I FIRST READ Mona Simpson’s work in graduate school when my MFA workshop teacher assigned her early story “Lawns,” which begins: “I steal. I’ve stolen books and money and even letters. Letters are great.” “Lawns” was published in 1984, two years before Simpson’s first novel, the acclaimed Anywhere But Here. It is, in some ways, an even more astonishing piece of work.
Designed to startle and intrigue, the first lines of “Lawns” draw us into a world where the narrator’s immediate problem, tampering with the mail, turns out to be a comparatively minor crime. A college freshman, Jenny has bigger problems. In particular she has one really big problem: her father. When he shows up unannounced in her dorm room, pulls her onto his lap, and begins “bouncing” her, we should probably suspect what’s going on; but I, at least, pushed that knowledge away as long as possible. Later, in the expensive hotel he takes her to, Jenny wakes up in the middle of the night, “my nightgown worked up like a frill around my neck and my legs hooked over his shoulders,” and it’s impossible to pretend anymore.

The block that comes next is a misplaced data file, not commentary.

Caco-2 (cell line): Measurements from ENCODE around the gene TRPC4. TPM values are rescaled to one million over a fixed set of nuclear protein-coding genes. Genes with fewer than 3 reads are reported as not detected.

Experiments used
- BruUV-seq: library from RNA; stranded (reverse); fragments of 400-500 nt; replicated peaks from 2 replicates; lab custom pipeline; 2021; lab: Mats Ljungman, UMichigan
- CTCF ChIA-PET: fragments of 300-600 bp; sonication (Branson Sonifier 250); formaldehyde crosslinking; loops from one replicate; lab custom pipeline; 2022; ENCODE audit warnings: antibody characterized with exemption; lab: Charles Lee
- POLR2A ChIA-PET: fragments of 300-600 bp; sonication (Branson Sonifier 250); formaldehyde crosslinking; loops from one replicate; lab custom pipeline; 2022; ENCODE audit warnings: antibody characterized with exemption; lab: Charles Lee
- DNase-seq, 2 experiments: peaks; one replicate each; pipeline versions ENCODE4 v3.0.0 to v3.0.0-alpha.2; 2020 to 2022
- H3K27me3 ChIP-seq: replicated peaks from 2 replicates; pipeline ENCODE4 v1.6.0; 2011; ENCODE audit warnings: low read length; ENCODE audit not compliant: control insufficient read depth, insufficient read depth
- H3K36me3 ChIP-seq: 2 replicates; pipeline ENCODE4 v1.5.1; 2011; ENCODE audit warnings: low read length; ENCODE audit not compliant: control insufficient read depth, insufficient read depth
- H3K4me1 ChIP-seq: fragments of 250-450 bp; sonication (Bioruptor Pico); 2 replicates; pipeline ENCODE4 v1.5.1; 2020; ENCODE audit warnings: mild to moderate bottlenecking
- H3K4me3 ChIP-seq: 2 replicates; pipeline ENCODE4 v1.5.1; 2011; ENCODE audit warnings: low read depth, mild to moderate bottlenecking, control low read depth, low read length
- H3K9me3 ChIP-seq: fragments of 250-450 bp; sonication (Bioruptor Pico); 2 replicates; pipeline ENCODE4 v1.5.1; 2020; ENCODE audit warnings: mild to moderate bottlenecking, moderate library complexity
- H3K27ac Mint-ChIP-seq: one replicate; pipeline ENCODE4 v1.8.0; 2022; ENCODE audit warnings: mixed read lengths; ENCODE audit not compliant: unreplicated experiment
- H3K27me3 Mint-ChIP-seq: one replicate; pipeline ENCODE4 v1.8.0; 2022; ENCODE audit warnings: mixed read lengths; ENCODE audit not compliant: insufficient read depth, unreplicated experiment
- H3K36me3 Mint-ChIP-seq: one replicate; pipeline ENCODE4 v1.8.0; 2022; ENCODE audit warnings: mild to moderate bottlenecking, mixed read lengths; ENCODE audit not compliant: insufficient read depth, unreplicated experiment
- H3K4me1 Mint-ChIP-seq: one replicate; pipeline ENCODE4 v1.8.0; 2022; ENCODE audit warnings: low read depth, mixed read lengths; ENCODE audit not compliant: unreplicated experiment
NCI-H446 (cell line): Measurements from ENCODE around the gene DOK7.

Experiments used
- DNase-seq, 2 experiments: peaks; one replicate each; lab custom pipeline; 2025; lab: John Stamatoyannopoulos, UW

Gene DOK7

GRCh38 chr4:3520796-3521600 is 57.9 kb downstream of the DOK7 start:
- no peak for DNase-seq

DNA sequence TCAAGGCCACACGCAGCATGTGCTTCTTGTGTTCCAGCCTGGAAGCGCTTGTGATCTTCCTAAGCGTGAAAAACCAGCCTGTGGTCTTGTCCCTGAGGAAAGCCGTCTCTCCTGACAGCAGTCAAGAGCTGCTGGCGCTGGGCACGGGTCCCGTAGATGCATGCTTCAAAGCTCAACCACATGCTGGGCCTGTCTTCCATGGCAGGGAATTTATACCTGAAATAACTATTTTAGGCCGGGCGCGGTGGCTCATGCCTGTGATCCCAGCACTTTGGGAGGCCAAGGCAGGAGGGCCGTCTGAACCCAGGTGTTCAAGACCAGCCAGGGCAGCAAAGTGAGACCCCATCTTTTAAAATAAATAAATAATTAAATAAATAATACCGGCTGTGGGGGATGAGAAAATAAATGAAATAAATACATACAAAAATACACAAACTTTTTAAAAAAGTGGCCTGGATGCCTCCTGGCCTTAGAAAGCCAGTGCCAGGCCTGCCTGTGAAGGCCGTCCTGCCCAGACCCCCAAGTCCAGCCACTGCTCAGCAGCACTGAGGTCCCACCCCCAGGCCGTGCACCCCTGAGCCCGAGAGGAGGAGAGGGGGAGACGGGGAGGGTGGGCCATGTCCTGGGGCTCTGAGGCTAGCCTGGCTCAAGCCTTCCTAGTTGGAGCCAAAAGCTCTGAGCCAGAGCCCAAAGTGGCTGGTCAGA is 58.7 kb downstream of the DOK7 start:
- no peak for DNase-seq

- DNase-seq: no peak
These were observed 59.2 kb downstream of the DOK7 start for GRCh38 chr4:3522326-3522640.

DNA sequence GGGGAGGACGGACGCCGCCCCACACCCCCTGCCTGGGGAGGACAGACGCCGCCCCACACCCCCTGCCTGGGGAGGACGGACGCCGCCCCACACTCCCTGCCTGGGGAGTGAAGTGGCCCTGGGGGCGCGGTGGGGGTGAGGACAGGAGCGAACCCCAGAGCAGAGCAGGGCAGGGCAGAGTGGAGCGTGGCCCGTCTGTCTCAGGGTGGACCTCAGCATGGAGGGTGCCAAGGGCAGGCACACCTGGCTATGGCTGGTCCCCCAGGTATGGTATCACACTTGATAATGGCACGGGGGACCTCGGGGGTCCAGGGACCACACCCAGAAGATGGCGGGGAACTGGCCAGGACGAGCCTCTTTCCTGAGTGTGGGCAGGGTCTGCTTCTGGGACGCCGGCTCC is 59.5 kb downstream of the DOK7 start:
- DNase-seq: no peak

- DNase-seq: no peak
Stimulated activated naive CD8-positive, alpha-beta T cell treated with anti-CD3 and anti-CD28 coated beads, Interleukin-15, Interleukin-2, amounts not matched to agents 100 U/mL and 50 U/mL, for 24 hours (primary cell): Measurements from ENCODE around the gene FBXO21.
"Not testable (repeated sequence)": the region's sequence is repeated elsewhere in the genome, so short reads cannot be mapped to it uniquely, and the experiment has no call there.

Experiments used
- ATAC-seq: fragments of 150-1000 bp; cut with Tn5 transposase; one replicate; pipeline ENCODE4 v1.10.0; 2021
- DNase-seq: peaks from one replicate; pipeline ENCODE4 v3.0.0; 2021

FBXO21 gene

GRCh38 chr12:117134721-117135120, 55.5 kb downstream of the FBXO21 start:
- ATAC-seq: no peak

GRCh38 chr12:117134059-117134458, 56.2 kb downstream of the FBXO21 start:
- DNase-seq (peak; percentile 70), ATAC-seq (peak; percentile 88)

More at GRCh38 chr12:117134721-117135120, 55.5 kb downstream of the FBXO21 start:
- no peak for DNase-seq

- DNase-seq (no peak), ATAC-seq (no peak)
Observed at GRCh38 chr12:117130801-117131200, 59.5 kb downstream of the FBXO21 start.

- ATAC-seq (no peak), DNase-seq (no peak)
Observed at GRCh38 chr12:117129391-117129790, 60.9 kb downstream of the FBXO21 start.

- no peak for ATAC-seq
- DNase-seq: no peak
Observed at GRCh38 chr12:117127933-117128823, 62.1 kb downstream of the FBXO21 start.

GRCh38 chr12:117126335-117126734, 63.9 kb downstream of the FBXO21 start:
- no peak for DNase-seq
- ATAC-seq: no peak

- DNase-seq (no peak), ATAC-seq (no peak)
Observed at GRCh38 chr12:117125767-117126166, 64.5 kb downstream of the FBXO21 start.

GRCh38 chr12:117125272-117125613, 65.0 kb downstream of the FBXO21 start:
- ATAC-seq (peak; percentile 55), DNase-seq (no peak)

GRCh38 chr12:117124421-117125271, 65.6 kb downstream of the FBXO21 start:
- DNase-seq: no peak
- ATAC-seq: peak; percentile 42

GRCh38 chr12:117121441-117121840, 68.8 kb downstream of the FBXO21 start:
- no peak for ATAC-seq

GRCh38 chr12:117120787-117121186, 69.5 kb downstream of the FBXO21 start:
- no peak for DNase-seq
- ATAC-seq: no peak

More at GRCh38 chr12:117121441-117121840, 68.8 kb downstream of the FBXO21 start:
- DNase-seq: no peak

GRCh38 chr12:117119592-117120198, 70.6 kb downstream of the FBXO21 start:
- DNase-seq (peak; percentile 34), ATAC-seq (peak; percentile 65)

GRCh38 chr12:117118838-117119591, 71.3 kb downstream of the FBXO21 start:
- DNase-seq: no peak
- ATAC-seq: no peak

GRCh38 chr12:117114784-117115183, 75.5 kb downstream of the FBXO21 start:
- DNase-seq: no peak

“Lawns” was not the first incest story I ever read, but it was the most complicated and the most shocking — shocking, in large part, because of its banality. The father’s desperate, wretched abuse coexists so casually with lawn sprinklers and messy dorm rooms. Also, the story refuses to portray the dad as a simple monster. He is a monster, certainly, but he’s also a pathetic guy who won’t stand up straight. Plus, he loves his daughter. Jenny, for her part — if she can’t escape him — tries at least to get something back. She can’t stop the sex, but she can make him buy her a nice bike and take her to Chez Panisse for dinner. Love, in this story’s universe, is as likely to hurt you as to protect you. Families are complicated, and they aren’t safe.